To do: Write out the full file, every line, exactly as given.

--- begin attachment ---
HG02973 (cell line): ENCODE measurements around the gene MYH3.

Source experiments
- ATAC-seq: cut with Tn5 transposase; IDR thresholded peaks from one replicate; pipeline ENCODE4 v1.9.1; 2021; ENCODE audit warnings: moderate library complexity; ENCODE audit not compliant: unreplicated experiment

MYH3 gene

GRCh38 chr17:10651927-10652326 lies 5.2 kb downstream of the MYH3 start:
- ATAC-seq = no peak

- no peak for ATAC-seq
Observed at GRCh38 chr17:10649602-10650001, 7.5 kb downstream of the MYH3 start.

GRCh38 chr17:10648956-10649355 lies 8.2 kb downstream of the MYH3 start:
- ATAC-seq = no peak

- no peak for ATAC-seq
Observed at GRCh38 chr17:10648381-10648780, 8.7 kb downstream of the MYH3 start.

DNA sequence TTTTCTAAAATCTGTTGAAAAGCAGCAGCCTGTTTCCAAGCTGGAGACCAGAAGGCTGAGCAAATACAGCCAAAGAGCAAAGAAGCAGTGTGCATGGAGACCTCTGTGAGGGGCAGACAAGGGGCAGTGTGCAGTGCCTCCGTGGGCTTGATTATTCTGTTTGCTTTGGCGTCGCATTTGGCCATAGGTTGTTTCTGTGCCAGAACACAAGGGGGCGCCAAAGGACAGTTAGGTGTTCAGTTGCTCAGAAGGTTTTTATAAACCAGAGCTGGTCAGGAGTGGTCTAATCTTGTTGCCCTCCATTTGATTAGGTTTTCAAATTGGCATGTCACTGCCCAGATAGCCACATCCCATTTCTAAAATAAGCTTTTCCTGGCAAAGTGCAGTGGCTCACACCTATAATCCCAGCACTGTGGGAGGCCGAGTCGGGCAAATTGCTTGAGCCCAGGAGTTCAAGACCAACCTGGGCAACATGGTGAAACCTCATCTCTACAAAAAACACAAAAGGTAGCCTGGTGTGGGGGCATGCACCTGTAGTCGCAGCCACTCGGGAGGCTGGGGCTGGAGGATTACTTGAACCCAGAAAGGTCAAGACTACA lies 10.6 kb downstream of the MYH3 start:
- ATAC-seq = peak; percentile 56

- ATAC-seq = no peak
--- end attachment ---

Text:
HG02973 (cell line): ENCODE measurements around the gene MYH3.

Source experiments
- ATAC-seq: cut with Tn5 transposase; IDR thresholded peaks from one replicate; pipeline ENCODE4 v1.9.1; 2021; ENCODE audit warnings: moderate library complexity; ENCODE audit not compliant: unreplicated experiment

MYH3 gene

GRCh38 chr17:10651927-10652326 lies 5.2 kb downstream of the MYH3 start:
- ATAC-seq = no peak

- no peak for ATAC-seq
Observed at GRCh38 chr17:10649602-10650001, 7.5 kb downstream of the MYH3 start.

GRCh38 chr17:10648956-10649355 lies 8.2 kb downstream of the MYH3 start:
- ATAC-seq = no peak

- no peak for ATAC-seq
Observed at GRCh38 chr17:10648381-10648780, 8.7 kb downstream of the MYH3 start.

DNA sequence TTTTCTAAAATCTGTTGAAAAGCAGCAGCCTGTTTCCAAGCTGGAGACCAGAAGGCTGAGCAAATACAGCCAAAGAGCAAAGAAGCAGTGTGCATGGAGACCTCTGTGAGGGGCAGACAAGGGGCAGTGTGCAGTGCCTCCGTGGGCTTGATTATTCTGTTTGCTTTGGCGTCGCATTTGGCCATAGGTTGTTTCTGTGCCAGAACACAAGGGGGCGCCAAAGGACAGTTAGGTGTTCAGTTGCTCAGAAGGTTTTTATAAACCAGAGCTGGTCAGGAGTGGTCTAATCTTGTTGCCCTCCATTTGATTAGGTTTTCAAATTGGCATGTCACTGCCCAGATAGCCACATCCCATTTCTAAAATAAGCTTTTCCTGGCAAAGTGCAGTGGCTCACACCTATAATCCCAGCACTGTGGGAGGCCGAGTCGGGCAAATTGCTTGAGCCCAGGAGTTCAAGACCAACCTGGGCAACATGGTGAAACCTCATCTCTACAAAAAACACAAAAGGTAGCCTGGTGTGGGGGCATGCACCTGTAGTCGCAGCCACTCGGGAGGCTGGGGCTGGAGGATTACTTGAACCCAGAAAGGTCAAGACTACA lies 10.6 kb downstream of the MYH3 start:
- ATAC-seq = peak; percentile 56

- ATAC-seq = no peak